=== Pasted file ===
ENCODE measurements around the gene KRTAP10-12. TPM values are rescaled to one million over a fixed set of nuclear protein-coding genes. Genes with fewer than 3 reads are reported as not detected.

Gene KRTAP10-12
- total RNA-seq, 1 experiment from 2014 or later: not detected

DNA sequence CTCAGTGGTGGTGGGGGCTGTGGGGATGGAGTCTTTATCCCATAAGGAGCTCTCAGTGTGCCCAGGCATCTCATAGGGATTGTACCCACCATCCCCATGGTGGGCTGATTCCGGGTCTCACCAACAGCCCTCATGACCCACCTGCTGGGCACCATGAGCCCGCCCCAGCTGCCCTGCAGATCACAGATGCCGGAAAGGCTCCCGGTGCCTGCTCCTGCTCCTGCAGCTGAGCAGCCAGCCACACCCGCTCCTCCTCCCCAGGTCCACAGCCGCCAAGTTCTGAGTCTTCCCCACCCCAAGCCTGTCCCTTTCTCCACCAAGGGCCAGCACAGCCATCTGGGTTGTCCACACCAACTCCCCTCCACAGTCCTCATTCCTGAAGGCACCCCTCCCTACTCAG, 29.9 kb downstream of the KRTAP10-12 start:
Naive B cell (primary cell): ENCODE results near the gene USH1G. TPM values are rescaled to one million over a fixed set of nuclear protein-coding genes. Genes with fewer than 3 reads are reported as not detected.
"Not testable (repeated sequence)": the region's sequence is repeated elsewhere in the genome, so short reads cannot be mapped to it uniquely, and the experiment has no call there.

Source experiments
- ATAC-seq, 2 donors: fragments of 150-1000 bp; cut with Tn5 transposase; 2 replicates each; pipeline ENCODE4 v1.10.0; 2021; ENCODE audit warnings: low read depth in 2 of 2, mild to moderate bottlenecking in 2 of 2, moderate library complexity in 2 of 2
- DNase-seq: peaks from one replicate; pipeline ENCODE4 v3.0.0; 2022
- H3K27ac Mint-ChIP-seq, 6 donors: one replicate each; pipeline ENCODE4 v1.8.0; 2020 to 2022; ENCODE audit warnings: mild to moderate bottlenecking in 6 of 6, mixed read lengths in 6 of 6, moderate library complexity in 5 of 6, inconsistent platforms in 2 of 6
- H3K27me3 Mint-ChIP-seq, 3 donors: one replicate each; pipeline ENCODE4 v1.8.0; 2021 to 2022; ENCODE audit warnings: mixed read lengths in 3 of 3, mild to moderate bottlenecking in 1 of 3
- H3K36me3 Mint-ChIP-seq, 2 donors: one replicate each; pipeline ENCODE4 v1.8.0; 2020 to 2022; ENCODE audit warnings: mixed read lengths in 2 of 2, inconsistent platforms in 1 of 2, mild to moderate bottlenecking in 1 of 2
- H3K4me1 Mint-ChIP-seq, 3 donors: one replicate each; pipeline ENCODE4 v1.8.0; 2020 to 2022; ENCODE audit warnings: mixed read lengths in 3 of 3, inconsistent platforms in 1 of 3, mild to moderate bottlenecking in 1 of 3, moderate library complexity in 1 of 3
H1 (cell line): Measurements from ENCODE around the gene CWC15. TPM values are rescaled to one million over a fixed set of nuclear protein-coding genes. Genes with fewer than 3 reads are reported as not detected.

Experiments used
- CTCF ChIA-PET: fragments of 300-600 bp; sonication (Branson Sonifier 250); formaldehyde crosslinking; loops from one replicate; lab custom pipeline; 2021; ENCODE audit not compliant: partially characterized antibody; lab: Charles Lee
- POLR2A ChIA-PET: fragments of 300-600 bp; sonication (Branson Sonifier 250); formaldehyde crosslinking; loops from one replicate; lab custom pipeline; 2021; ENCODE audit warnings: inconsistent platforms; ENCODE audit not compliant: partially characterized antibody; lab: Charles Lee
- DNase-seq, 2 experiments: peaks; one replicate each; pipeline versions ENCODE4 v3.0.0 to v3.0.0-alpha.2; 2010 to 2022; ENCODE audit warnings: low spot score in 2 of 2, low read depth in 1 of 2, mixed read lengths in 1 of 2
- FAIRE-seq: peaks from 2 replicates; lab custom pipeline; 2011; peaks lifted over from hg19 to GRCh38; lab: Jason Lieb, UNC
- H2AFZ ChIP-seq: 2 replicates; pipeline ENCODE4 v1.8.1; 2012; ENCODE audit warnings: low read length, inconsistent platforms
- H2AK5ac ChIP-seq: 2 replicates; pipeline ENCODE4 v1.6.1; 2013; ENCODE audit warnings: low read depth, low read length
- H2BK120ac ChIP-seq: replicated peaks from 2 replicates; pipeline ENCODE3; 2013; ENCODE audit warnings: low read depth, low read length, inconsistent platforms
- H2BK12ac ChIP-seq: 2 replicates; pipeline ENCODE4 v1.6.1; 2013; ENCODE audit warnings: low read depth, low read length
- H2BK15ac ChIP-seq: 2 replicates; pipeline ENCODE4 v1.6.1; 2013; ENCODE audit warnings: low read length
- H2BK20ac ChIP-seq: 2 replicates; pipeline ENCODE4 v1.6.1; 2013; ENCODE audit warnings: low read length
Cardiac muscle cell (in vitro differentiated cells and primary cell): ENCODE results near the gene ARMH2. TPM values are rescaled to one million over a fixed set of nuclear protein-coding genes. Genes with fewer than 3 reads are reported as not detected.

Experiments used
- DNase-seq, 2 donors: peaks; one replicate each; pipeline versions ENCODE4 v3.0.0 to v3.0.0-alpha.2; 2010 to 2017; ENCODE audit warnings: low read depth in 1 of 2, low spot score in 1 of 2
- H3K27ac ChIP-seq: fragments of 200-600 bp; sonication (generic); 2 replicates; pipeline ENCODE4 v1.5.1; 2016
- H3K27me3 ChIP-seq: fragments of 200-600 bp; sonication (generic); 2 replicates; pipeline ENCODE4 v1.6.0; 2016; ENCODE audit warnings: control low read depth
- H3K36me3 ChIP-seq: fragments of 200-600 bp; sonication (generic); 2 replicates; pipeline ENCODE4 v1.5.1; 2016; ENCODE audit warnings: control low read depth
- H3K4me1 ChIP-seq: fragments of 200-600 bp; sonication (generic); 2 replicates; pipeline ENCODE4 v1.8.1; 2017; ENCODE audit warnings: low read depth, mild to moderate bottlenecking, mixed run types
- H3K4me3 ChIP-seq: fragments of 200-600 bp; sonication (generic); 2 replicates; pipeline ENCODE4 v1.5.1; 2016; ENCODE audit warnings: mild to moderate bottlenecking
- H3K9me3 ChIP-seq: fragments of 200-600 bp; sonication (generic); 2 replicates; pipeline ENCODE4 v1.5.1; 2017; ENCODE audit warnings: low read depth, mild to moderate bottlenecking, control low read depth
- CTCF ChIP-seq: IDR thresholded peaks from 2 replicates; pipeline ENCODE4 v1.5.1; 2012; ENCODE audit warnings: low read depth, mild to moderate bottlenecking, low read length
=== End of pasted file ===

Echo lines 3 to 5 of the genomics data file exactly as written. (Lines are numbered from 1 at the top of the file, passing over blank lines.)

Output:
- total RNA-seq, 1 experiment from 2014 or later: not detected

DNA sequence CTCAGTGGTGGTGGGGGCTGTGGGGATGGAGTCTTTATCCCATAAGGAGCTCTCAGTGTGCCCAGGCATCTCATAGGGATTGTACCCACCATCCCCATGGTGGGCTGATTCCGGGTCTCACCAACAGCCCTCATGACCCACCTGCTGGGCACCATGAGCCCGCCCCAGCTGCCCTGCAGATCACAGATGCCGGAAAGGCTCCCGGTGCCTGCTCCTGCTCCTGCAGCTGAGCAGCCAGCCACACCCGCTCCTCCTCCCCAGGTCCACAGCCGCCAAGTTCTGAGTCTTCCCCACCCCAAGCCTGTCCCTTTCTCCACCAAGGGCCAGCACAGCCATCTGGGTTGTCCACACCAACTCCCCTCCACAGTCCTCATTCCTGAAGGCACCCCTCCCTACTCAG, 29.9 kb downstream of the KRTAP10-12 start:
Naive B cell (primary cell): ENCODE results near the gene USH1G. TPM values are rescaled to one million over a fixed set of nuclear protein-coding genes. Genes with fewer than 3 reads are reported as not detected.